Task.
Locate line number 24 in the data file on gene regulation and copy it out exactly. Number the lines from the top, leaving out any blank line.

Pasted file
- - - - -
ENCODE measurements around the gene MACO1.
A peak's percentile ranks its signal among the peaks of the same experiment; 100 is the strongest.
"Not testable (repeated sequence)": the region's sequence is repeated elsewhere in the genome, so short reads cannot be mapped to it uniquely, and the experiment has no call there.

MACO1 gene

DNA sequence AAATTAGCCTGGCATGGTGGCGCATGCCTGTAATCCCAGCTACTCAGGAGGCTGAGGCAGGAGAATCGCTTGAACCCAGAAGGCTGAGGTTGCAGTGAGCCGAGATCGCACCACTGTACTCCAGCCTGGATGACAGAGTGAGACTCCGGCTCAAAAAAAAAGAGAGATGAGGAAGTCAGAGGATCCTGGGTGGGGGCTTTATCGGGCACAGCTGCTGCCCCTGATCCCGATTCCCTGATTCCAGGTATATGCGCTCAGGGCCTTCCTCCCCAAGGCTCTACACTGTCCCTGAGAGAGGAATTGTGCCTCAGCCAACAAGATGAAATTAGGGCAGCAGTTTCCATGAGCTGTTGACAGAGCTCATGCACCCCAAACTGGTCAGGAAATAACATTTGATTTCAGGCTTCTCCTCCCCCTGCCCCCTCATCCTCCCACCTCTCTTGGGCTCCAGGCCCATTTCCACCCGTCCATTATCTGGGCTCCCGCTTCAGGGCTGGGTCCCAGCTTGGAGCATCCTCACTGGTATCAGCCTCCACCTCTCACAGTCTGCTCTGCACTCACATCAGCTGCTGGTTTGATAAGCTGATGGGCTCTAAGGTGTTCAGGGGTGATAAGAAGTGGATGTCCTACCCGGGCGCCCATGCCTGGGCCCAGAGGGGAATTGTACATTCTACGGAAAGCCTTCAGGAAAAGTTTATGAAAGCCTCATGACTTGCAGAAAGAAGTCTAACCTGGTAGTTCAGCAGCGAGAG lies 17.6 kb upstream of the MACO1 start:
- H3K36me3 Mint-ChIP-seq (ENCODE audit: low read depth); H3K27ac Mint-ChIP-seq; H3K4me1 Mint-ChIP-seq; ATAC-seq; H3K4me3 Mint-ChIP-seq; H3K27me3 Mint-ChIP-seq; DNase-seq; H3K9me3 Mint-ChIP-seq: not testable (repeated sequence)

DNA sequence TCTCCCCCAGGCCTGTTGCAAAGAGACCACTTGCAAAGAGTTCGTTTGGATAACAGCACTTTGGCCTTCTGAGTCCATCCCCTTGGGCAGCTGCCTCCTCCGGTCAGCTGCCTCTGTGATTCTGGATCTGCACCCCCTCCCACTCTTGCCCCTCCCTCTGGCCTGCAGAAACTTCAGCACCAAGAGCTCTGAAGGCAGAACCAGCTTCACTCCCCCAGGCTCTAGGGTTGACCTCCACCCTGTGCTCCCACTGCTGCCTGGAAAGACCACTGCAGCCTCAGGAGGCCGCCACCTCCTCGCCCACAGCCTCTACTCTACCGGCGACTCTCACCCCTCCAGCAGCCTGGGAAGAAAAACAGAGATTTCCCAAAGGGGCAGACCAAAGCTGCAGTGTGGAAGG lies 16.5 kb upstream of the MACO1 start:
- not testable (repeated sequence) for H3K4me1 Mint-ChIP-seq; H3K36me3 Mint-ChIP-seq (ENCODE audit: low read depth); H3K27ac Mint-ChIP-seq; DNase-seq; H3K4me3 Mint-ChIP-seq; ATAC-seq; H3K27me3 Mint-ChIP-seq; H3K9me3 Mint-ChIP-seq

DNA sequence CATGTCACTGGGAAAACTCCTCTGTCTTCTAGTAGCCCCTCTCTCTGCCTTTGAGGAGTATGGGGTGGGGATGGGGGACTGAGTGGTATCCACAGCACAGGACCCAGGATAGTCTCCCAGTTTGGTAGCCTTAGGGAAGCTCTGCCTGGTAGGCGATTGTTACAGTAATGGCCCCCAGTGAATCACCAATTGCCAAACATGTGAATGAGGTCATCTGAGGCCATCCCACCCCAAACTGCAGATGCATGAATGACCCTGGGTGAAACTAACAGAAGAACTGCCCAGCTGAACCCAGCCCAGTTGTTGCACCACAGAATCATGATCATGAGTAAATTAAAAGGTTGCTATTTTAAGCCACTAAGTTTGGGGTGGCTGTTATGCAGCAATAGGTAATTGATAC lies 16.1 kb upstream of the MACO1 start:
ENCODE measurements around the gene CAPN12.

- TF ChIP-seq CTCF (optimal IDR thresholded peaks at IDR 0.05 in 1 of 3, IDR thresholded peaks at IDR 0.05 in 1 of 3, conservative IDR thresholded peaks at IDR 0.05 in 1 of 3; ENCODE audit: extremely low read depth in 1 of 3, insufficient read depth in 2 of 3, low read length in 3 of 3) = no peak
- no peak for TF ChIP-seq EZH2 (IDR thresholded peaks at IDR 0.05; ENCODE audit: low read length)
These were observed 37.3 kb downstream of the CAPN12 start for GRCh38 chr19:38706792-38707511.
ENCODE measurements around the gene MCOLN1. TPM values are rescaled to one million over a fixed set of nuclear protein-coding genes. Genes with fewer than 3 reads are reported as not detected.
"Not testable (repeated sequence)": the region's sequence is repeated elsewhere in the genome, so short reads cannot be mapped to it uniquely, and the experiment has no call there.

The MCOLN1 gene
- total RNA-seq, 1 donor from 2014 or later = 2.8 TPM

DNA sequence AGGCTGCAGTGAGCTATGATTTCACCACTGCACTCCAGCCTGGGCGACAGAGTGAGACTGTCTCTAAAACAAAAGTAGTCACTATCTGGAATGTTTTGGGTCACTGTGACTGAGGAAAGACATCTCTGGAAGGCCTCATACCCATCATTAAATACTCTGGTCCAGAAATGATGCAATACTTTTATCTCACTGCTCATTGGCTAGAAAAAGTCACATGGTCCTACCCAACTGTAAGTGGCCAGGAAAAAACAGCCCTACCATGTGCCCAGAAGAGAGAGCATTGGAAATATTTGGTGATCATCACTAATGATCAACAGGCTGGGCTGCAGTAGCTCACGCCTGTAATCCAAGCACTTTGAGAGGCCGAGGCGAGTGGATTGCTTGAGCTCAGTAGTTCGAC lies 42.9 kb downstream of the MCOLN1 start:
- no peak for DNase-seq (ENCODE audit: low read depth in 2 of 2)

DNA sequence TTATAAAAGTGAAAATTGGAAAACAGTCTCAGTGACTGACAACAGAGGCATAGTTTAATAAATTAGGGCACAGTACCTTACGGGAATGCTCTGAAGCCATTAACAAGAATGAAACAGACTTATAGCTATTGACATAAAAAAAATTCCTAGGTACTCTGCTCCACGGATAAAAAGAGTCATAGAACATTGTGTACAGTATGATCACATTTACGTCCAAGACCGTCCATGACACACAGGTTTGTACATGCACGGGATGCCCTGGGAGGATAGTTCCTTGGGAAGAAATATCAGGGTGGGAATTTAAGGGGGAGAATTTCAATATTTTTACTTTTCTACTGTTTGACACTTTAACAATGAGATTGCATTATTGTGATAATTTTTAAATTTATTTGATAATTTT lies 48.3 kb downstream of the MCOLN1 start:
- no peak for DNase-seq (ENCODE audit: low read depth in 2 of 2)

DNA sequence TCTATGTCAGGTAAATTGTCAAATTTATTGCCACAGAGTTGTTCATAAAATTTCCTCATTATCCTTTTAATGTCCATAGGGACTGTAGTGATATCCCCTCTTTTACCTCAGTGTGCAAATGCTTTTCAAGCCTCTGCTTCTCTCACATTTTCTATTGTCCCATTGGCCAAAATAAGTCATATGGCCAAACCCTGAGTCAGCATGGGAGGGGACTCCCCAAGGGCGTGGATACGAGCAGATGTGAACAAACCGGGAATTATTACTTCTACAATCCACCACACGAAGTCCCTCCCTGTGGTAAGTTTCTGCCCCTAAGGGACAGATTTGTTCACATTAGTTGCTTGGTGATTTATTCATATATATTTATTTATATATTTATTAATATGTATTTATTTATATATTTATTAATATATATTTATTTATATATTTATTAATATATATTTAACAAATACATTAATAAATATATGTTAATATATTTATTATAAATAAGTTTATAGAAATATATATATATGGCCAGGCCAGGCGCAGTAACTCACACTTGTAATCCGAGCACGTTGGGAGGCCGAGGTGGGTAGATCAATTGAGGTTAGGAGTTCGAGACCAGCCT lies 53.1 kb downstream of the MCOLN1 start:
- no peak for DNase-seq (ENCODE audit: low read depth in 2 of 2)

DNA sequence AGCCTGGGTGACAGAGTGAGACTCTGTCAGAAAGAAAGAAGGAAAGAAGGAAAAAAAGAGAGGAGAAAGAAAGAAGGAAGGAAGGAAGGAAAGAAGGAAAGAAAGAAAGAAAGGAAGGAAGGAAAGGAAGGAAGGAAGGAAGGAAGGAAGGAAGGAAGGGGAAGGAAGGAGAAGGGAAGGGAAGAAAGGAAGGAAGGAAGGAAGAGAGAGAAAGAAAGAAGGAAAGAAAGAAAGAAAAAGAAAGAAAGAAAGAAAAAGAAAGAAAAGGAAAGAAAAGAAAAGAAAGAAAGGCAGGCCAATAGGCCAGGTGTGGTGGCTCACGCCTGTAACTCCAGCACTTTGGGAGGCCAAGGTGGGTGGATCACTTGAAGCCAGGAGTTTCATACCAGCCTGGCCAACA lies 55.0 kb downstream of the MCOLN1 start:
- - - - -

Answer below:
DNA sequence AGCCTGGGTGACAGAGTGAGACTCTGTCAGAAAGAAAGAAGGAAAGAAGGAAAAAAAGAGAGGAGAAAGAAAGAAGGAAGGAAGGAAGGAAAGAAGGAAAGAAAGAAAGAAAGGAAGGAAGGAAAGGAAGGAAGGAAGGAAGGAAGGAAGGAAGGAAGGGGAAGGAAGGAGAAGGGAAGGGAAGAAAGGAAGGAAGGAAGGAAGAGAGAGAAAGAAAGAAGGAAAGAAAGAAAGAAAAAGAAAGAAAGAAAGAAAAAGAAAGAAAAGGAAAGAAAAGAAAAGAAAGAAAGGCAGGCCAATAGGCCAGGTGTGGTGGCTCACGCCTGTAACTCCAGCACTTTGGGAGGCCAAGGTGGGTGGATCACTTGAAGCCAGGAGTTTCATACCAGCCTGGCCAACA lies 55.0 kb downstream of the MCOLN1 start: